New Anti-aging Molecule May Work By Keeping the Cell’s “Powerhouse” Healthy

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New Anti-aging Molecule May Work By Keeping the Cell’s “Powerhouse” Healthy Scientists are focusing on the microscopic powerhouses energizing our cells. Humans are a tad bit obsessed with our lifespans. In an effort to cheat death (or at least keep it at bay for a while), we search far and wide for all sorts of hacks: toxic fruit, genomes of long-lived animals, and even the blood of the young. Now, scientists are turning closer to home, focusing on the microscopic powerhouses energizing each and every one of our cells. In a study published this week in the journal Nature Aging , researchers at Buck Institute in California discovered a natural compound that makes our cellular recycling and waste management system work better. Called mitophagy-inducing coumarin (or MIC for short), this compound extended the lifespan of Caenorhabditis elegans , a worm commonly used as a model organism in scientific studies because of how easy they are to work with and observe. MIC did so by encouraging the worm’s cells to clear out old and damaged mitochondria — a process called mitophagy that naturally tends to decline as we age. “There’s a bottleneck in efforts to develop potential therapeutics in the field of [the study of aging], and the bottleneck is that we don’t have enough molecules in the pipeline,” Gordon Lithgow, one of the study’s authors and a professor at Buck Institute, said in a press release. “MIC is a great candidate to bring forward given its therapeutic effect across multiple models and the fact that it is a naturally occurring molecule.” Releasing the molecular brakes The crux of longevity research has been finding ways to offset the natural degradation or dysfunction that comes with aging. This has led to an interest in autophagy, the body’s innate rejuvenation process whereby all the “junk” we generate on a daily basis, like damaged proteins or worn-out cells, gets thrown out. Autophagy is super important because without it, all our cellular “junk” will build up, and our bodies will stop working efficiently, much like trying to cook in a dirty kitchen with all the plates piling up in the sink. However, autophagy declining with age is inevitable and responsible for many aging-associated diseases like neurodegeneration or cancer. Studies show that improving autophagy, whether through starvation diets or genetic and pharmacological means, extends the lifespan of several animal models, from fruit flies to non-human primates. Mitophagy is a type of autophagy specifically involving the mitochondria, a structure within cells that plays a crucial role in energy production, regulating metabolism, and controlling the cell cycle and growth, among many other things. Over time, our mitochondria get damaged or just wear out. In healthy cells, autophagy, including mitophagy, gets switched on by the autophagy-lysosomal pathway (or ALP), which is controlled by a particular set of genes aptly named ALP-related genes. Once activated, there’s a chemical cascade of events that eventually results in our cells eliminating damaged or worn-out mitochondria — a sort of mitochondrial quality control. For their study, the researchers at the Buck Institute looked at the molecules involved in switching on mitophagy while studying a mouse model of Parkinson’s disease. Shankar Chinta, then a post-doctoral researcher at the Buck Institute, was searching for natural compounds in neuronal cells when he came across MIC as a consistent molecule among so many others that seemed to encourage mitophagy in both worm and mammalian cells in Petri dishes. MIC belongs to a family of chemicals called coumarins found abundantly in various edible plants and vegetables. “Rather than taking MIC immediately into a mouse model, we wanted to understand its impact on overall aging and identify its mechanism of action,” Julie Andersen, one of the study’s authors and a professor at the Buck Institute, said in the press release. Turning their sights to Caenorhabditis elegans , the researchers found that MIC influenced other proteins involved in activating mitophagy, in particular, a molecule called DAF-12, which keeps mitophagy on a tight leash and is known for its role in regulating lifespan and energy metabolism in the worm. When MIC interacted with DAF-12 (its equivalent in humans is FXR), it essentially lifted its foot from the brakes. This, in turn, allowed another protein that manages the ALP-related genes — helix-loop-helix protein 30 (or HLH-30) in worms or transcription factor EB (or TFEB), the equivalent in humans — to turn on the cellular waste management system, allowing that process to work smoothly and without any age-related hiccups. As a result, worms who got MIC enjoyed a couple of extra days, with some living as long as 27 days (the average lifespan for Caenorhabditis elegans is between 18 and 20 days but less at certain temperatures). New insight needs further research Before this study, the researchers say no one knew DAF-12/FXR was involved in mitophagy. Not only does this help unravel the molecular mechanisms behind mitophagy, but it could also lend insight into how the gut microbiome is connected to neurodegenerative diseases like Alzheimer’s. In humans, FXR is responsible for keeping the balance of fats in your body just right. This balance also involves regulating TFEB, which was recently found in brain neurons, the researchers say. FXR is itself controlled by bile salts — chemicals produced by the liver, stored in the gallbladder, and released into the intestines, where they help digest and absorb fats and fat-soluble vitamins — which are heavily regulated by the gut microbiome. “The gut microbiome impacts the body’s use of bile acids. Aging impacts our microbiome,” Manish Chamoli, the study’s lead author and a research scientist at the Buck Institute, said in the press release. “If levels of bile acids aren’t correct, it hinders mitophagy. That’s how FXR can impact neuronal health. Neurons have a lot of mitochondria, which makes mitophagy important in terms of neurodegeneration.” There’s one big caveat to all this: Worms are most definitely not humans. While it seems to add days to their lifespan, at least in preliminary studies, we will need further studies to validate these findings before popping a MIC pill to keep your mitochondria — and, by extension, your lifespan — kicking for many more years to come.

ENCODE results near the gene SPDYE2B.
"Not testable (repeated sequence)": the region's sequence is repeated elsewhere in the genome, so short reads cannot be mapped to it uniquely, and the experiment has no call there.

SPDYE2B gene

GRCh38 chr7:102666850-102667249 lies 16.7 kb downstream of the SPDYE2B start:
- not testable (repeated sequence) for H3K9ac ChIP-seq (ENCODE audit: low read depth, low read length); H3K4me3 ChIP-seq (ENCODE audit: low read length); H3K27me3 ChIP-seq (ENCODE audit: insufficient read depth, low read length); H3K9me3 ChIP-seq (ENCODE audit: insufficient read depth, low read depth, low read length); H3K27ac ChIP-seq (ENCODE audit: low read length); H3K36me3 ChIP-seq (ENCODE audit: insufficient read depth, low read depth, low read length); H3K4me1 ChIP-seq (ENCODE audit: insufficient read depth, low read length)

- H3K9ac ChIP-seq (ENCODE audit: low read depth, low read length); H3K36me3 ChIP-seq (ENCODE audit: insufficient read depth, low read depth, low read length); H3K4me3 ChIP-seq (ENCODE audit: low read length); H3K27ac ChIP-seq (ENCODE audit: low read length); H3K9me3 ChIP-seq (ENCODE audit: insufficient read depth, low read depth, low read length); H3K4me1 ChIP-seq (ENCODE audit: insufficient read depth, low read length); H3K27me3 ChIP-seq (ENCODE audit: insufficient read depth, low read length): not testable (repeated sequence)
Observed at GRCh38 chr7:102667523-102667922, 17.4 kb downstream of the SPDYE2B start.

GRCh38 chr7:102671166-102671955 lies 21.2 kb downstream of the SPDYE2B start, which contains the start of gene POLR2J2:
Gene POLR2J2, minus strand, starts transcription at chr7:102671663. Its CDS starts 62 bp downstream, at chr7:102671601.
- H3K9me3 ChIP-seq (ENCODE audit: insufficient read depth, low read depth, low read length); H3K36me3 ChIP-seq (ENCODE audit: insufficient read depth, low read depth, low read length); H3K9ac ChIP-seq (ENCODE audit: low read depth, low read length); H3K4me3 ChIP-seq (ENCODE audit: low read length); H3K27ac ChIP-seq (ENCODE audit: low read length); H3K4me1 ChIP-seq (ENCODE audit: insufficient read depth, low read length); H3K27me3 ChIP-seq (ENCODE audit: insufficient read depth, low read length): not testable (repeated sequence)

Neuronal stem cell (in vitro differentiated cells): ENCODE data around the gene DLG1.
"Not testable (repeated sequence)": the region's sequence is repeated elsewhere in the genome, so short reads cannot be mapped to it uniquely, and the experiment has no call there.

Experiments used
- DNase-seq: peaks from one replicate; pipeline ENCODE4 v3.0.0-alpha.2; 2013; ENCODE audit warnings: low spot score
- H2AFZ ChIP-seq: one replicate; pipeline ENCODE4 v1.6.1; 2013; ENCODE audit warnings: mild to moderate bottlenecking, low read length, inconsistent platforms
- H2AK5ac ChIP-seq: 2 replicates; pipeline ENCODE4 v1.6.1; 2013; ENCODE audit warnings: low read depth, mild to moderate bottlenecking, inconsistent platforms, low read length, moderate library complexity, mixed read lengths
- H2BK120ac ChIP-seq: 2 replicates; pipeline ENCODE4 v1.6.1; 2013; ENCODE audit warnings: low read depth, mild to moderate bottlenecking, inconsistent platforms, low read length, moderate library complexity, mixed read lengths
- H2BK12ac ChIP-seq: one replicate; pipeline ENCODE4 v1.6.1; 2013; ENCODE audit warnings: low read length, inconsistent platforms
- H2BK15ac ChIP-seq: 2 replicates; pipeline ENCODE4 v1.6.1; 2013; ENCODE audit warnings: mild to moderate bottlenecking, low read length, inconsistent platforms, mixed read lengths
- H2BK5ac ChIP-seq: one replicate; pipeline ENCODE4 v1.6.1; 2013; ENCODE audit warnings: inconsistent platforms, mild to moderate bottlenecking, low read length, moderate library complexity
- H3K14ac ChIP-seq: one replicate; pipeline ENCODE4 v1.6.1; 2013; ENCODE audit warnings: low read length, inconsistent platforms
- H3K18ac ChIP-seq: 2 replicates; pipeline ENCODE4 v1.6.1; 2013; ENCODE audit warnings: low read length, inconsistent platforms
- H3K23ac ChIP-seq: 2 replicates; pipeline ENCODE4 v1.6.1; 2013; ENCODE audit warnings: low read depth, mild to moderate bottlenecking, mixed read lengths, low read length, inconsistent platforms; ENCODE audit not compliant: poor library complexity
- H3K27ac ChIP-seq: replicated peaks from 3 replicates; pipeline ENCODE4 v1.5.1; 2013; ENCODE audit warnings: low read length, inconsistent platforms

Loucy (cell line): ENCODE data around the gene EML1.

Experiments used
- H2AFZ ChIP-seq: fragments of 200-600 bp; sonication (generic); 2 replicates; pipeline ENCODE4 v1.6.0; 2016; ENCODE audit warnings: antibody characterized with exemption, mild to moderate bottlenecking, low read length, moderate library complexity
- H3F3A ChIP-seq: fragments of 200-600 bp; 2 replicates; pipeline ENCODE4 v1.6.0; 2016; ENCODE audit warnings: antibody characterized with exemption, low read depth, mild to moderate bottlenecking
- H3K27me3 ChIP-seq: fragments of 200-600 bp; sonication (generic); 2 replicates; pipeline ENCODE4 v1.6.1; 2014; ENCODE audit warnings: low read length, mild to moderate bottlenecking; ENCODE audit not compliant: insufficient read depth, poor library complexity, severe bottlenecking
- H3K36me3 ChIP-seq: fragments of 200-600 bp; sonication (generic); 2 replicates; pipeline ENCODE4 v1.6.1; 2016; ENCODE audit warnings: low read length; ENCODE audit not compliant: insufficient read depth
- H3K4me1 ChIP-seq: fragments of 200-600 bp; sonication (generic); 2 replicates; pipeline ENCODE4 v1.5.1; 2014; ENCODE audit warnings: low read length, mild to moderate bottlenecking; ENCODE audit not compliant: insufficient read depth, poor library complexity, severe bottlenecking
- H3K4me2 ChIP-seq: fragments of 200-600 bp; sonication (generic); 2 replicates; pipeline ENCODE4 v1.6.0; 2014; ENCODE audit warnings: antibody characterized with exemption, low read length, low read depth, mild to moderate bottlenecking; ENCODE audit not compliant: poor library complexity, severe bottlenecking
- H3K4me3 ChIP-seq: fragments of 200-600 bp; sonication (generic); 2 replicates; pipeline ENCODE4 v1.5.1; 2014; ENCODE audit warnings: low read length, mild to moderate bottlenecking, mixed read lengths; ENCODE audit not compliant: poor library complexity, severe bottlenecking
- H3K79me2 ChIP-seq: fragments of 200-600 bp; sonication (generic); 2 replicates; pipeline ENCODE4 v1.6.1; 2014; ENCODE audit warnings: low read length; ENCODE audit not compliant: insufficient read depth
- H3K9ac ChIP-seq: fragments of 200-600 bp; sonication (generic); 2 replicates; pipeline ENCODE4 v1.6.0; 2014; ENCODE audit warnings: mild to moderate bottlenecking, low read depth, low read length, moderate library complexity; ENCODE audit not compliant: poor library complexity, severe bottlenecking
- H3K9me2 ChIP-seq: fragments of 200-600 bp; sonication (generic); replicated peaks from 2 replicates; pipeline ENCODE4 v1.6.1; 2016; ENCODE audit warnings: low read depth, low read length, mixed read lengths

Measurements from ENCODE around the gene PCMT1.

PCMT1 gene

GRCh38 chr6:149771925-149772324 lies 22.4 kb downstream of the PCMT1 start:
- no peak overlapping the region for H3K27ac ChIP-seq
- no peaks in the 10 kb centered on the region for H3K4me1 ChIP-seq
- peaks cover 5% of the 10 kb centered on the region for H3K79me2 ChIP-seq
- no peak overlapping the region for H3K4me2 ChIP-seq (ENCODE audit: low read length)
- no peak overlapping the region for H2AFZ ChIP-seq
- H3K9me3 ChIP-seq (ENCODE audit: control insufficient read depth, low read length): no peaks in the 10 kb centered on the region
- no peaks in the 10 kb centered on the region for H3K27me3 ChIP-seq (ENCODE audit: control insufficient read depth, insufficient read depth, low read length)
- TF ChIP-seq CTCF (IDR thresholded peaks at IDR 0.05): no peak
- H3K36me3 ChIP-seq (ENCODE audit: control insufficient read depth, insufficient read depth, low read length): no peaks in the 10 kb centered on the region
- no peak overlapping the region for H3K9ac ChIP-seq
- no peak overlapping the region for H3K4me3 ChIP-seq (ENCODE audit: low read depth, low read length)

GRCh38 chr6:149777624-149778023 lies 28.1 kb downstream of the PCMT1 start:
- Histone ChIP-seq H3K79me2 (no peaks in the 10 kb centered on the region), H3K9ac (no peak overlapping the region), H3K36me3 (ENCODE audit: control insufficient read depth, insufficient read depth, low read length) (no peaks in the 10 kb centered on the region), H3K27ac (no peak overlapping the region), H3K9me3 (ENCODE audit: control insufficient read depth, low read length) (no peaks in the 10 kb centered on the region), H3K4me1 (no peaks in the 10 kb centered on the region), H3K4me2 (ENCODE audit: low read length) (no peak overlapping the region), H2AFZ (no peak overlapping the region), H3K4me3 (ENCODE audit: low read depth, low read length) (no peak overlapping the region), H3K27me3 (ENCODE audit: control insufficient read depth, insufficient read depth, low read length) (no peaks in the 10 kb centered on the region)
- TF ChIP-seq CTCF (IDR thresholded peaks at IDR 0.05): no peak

This content was originally published here.